The Flying Mobulas of the Sea of Cortez

Written and Researched by Paul Albert

Photographs and Story by Michael Albert


Not far from Cabo Pulmo, an unpaved road cuts its way along the eastern shore of the Sea of Cortez. Cows with prominent ribs and slow strides make way for the occasional truck. Along the road, the distance is marked by the appearance of an Ironwood tree and three or four cows lying in its slight shadow. Cardon cacti, tremendous thirty foot towers of resilience, occupy the rest of the dirt and sand.

It is early April and my pickup has been spitting up earth for the last 25 miles. I turn the ignition off and wait for the dust to dissipate. It would have been easy to miss those tiny flashes of light in the corner of my eye. And it would have been impossible to hear the faraway sound of sporadic clapping over the engine din. A couple miles out, one could not be quite sure what they are. Dolphins? Fish? One look through the binoculars and it is clear these were living things which I have never seen before. They are mobula rays.

There couldn't be more than 60 minutes of light left. My brother begins to set up camp while I scramble to unlash the kayak resting on the roof of my pickup. As my kayak arrows towards the activity, I grow anxious, willing the sun to stay up a just a bit longer. About half an hour later, I am paddling among them, in the middle of a pancake commercial, flapjack-like creatures tumbling over themselves, flying everywhere, some of them off in the distance, some only feet away. From the shore, which is now far away, the impromptu camp too small to be seen, you'd think there were a dozen, maybe twenty, but here, sitting on my kayak surrounded by them, it becomes immediately clear, there were hundreds.

And it isn't too long before I glance down and I am forced once again to revise upward my earlier figure. I look down into the plankton-rich green water and note that as far as I can see, the ocean is carpeted with the creatures, thick with black flesh. There they are, hundreds of them gliding in unison with each other, a parade of black kites.


Both mantas and mobulas are members of the Family Mobulidae, a group about which, very little is known. It is not uncommon to mistake mobulas for mantas. One researcher I spoke with was careful to make the distinction; another used the names interchangeably. Among many locals, this kind of distinction is all but ignored. Any of the four species of mobulas in the Sea of Cortez (tarapacana, thurstoni, munkiana, and japanica) along with the giant manta ray all go by a single name: cubana. It is not exactly the most delicate of nicknames; cubana means, literally, “Cuban.” Apparently, the dark skin of mobulas and manta rays is reminiscent of members of the island-nation to the east.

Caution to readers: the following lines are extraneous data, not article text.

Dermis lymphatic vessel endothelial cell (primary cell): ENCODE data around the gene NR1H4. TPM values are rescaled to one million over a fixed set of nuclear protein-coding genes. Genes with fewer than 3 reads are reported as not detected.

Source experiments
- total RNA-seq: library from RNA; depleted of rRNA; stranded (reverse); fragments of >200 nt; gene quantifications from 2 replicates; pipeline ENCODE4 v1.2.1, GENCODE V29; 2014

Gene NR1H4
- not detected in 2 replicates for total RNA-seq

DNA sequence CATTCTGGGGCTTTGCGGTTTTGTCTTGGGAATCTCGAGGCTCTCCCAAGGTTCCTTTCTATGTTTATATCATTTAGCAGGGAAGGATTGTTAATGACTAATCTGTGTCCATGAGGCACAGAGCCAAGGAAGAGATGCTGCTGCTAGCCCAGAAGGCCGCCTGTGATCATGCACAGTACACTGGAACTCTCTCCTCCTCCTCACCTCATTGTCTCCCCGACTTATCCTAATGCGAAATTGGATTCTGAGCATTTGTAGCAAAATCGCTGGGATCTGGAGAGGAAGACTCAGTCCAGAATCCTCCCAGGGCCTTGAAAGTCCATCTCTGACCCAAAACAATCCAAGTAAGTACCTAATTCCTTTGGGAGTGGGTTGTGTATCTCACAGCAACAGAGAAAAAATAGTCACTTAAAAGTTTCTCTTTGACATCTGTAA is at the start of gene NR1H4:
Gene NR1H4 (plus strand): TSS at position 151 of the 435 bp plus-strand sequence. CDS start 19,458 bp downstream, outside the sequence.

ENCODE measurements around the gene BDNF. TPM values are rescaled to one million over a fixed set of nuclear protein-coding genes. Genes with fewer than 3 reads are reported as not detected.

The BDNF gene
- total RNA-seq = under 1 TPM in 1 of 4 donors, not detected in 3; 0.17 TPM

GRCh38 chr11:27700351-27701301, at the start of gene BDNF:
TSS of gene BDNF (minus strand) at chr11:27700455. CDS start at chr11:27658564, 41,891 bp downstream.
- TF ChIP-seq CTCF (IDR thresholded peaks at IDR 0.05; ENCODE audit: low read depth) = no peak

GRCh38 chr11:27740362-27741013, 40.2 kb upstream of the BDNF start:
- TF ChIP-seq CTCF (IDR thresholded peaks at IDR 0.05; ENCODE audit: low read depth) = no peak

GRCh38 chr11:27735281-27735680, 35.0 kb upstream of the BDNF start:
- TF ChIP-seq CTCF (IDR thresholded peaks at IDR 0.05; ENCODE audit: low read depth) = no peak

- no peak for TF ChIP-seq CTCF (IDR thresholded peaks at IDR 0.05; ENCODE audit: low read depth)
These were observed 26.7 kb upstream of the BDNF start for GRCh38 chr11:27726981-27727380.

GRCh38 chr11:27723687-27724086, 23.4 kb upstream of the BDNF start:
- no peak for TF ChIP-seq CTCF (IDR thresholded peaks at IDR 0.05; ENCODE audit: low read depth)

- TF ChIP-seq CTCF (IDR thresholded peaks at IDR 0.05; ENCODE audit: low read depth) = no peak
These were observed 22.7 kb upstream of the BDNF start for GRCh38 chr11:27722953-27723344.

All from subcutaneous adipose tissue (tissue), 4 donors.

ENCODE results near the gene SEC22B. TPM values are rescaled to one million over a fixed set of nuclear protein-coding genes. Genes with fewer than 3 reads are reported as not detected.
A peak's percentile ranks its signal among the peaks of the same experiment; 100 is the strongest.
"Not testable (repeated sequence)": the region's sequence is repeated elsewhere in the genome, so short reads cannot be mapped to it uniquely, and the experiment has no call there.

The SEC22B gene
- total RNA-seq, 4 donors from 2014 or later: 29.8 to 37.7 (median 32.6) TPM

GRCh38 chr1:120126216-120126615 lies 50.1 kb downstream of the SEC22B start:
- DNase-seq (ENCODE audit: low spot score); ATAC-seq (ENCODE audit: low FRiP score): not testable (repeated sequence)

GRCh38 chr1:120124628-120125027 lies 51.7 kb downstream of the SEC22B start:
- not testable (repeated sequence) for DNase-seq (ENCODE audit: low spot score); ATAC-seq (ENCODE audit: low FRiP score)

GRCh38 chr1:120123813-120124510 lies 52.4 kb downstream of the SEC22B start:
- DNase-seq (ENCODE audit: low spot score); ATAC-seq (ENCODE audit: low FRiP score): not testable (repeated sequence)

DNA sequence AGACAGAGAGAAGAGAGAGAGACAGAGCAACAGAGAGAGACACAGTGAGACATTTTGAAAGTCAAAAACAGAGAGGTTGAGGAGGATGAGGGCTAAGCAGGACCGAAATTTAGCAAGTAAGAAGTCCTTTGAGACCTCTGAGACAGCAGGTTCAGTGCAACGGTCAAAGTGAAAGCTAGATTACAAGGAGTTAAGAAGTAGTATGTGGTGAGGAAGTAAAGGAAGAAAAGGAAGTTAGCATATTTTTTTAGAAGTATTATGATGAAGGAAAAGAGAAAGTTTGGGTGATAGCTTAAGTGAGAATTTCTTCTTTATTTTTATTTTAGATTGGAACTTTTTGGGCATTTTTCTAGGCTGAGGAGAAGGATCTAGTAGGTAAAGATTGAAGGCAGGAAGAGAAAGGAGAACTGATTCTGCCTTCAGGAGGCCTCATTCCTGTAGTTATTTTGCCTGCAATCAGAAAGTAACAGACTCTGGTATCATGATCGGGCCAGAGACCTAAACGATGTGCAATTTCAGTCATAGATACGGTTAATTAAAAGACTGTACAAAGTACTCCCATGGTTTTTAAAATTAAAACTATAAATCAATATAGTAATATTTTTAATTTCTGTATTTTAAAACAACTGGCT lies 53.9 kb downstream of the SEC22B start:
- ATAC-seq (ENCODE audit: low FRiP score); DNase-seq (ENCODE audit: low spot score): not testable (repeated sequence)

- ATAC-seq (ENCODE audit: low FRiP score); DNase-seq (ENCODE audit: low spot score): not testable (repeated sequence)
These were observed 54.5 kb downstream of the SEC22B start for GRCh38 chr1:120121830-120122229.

Mantas, the most well known of, which is the Pacific Manta Ray, can grow quite large; disc lengths have been measured at twenty-three feet. On the other hand, no mobula on record has ever exceeded ten feet. For this article, I showed the group of photos published here to three different research scientists. All agreed the pictures depicted a member of the genus mobula, but each thought it was a different species.

There are conclusive methods for distinguishing between different species of mobula; inspecting a photo, however, can perform few of them. Among some of the particularly nondescript varieties of mobula, size, shape, and coloration all tend to be different but never distinctly so. To be sure, there are distinguishing differences between species, but they are the kind that require an intimacy between observer and mobula not possible in the wild: examining whether the crown of teeth are smooth, having a look at the cranial nerves.

Knowing that this species of mobula have disc widths of little more than a meter does not help. Variations in disc width among different species can be slight: 300 centimeters. And who is to say that all these jumping mobula are not juveniles of some much larger species?

If I'm confused, I'm not alone. The science of naming mobulids has undergone substantial upheaval in the last few decades. In 1987, Italian scientist Dr. Giuseppe Notarbartolo di Sciara published research describing a species of mobula new to the scientific community: Mobula munkiana he called it. He tells me that fishermen local to Punta Arena de la Ventana (a region not far from where I first slipped my kayak into the Sea of Cortez) had long been familiar with these mobulas. When he was visiting Baja California, he noted that the fisherman called this species with the propensity for airborne flips, “tortillas.”